The University of York has leaked confidential personal information on students due to website security vulnerabilities. Details including mobile phone numbers, addresses and A-Level grades of an estimated 17,000 students were exposed as a result of the breach. University administrators have reported the incident to privacy …
order of words is important
The University of York is the English one. York University is in Canada. They might be a tad upset about your headline...
I'm glad I'm not a student there any more, though - isn't 17,000 students just about all of them?
A bit much
Perhaps the university's official name is "The University of York" but I think "York University" is just fine as a term used to refer to a university in a city called York, whether it is in the UK, Canada or anywhere.
A simpler means to "learn from our mistakes"
I think they (should have) meant: "To stop this from happening, it is vital that organisations sack those responsible".
sack them all
easier said than done. it's almost impossible to sack anyone in a position of authority in academia because they've all got tenure: literally a job for life.
a sacking in the private sector for breaching data protection would be difficult too. the employer would have to prove negligence by the employee(s) and/or gross misconduct.
No such thing as tenure
There are two problems with this observation:
- the snafu would have been caused by administrative and/or IT staff rather than academics; academics aren't allowed anywhere near these kind of systems;
- the concept of tenure doesn't exist for academics at York University in any case. They're salaried employees of the University and can be fired for gross misconduct in the same way as anyone else. Tenure is largely a US concept, and a dying one at that.
By all means, point fingers at people who cause cockups like this - but check your facts before you start bandying around the tired cliches about academic life as if this was the Daily Mail comment boards.
I think they meant:
"To stop this from happening, it is vital that organisations hire our highly-paid consultants".
most admin/IT staff in major UK universities are still on academic related contracts - which gives various perks and makes us incredibly difficult to sack! And if you want it, you do pretty much have a job for life.
Did it happen?
Gross misconduct. You're fired. Simple, see?
Simple - in theory...
Certainly at the University I work at, you would need to get all members of University council to meet and agree to fire a academic / academic related member of staff - and in the history of the University, the entire council has never met.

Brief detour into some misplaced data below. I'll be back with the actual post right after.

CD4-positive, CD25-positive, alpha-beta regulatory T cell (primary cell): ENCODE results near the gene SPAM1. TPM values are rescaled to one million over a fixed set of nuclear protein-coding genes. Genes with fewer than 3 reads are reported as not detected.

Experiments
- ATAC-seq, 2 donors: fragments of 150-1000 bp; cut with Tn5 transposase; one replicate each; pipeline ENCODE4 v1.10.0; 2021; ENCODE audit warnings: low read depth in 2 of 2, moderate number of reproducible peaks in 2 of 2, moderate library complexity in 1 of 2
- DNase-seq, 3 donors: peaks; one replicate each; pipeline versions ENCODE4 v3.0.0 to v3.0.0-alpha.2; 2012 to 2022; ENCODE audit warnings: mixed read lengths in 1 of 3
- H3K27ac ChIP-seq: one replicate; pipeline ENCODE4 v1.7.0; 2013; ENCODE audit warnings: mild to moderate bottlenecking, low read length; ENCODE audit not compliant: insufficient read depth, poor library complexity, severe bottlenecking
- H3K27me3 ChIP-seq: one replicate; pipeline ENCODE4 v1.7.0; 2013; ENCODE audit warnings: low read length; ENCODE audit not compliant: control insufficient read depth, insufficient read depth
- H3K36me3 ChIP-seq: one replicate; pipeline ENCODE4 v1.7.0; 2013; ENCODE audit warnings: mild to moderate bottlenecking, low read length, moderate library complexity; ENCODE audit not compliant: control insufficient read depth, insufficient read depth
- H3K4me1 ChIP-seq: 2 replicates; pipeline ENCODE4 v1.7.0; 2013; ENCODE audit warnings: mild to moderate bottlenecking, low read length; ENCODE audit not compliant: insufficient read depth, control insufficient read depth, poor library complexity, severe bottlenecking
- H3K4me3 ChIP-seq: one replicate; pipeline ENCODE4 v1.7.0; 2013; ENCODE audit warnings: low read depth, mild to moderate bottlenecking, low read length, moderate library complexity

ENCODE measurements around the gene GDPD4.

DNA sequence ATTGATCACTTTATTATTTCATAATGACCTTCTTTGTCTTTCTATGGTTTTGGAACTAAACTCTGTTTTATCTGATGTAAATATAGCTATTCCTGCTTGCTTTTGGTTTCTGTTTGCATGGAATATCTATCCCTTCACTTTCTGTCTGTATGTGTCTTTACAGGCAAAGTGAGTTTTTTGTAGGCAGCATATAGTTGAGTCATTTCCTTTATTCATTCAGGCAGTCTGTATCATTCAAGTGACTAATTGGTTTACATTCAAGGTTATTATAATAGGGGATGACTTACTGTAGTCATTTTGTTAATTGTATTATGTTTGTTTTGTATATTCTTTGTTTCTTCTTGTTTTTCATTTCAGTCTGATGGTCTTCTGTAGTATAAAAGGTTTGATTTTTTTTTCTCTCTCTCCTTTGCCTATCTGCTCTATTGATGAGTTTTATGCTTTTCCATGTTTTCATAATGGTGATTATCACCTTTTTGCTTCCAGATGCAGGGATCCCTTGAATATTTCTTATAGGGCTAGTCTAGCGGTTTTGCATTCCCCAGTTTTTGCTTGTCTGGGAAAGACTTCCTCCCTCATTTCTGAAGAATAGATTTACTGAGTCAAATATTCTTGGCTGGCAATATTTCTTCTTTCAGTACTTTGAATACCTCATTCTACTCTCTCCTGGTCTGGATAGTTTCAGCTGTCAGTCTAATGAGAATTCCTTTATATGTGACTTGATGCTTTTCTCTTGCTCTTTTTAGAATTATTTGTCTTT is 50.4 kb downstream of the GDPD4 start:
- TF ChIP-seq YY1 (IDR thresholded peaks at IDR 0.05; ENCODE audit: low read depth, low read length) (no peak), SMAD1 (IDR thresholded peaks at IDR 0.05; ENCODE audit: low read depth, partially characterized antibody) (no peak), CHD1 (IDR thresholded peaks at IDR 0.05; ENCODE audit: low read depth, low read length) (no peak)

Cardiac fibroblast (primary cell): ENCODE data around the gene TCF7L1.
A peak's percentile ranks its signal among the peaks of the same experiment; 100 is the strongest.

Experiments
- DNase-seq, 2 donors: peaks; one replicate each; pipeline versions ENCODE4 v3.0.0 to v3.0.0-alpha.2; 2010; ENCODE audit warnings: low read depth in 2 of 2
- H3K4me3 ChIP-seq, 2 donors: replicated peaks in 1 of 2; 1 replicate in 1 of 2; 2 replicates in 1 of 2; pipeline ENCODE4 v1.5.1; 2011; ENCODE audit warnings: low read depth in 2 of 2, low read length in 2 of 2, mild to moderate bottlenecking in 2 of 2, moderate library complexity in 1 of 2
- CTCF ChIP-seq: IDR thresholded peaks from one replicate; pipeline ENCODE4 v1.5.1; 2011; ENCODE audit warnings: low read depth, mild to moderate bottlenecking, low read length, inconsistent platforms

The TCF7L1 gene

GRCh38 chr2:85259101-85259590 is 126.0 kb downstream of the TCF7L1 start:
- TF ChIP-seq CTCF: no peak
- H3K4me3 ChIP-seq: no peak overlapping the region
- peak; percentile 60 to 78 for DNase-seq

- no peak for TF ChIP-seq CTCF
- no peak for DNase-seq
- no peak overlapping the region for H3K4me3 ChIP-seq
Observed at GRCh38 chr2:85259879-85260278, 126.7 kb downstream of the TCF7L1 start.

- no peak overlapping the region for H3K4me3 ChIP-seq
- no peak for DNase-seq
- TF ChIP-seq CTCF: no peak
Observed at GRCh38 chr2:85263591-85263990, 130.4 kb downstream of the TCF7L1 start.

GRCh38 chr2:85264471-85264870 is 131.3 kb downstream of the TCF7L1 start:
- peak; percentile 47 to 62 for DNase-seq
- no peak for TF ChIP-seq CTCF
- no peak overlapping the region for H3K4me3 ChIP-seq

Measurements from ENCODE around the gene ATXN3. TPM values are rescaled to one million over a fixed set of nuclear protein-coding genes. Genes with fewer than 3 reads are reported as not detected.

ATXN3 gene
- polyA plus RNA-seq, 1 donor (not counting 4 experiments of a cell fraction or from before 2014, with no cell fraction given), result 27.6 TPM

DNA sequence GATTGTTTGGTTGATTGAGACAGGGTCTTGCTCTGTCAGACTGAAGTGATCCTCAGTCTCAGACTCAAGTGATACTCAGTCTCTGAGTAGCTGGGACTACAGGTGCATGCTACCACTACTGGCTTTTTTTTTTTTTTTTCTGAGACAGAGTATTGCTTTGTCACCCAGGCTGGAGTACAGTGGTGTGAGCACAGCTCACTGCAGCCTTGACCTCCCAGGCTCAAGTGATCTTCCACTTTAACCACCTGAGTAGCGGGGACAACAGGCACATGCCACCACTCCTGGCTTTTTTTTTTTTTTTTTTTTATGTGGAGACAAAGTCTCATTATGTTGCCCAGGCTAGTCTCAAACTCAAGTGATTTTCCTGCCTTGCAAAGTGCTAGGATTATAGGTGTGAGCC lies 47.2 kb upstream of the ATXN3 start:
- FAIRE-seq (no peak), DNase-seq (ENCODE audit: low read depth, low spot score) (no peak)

In the few cases I know about when something bad has happened staff have been asked to resign in return for a glowing reference and bag of cash. Few leave, most stay... job for life after all.
A frustrating sector to work in! (if your good at what you do an want to provide great services for users!) Fantastic if you don't give a sh^t
Statement from the ICO:
Dont worry it was just 17,000 Students.
No Hard done. Dont do it again.
We dont have the resource or the expertise to understand that the fact you did not Pen-Test your website at all or bothered to do it at regular intervals was actually a bad thing.
So what do you think they should do?
Fine an already cash-strapped organisation, which will eat into research funding and get passed on to the students thanks to the relaxation in tuition fee caps?
The leak was preventable, and I'm not saying there shouldn't be a punishment, but I'm not convinced a big fine will be of benefit to anyone but the ICO.
Vulnerabilities make it easy for hackers?
“Vulnerabilities in websites make it all too easy for hackers to tamper with the content "
No, it's badly written applications that make it easy ...
> Maakaroun said. "To stop this from happening, it is vital that organisations take a more proactive approach to their security by continually scanning for web vulnerabilities which hackers find relatively easy to exploit.”
How about storing the student data on a separate encrypted system not accessible directly from the Internet. Oh, and requiring authentication before allowing access, and implementing a second system to provide a full audit against the first.
Do they have an IT degree?
How about getting those students to security test your website. If they can get in, you did it wrong
Since I have seen similar vulnerabilities exposed with no more than a bit of URL hacking on my university's website (a university which offers a degree in pen-testing, I might add), I'll wager this will happen again.
Course credit for getting in
Double credit for fixing the exploits. Works for the hacker competitions that are held. The winner gets the PC / Mac being targeted.
Or if they are students, a Firkin for getting in, a barrel for the fix
Please tell me that doesn't sound like macaroon.....
Isn't that what Facebook is for?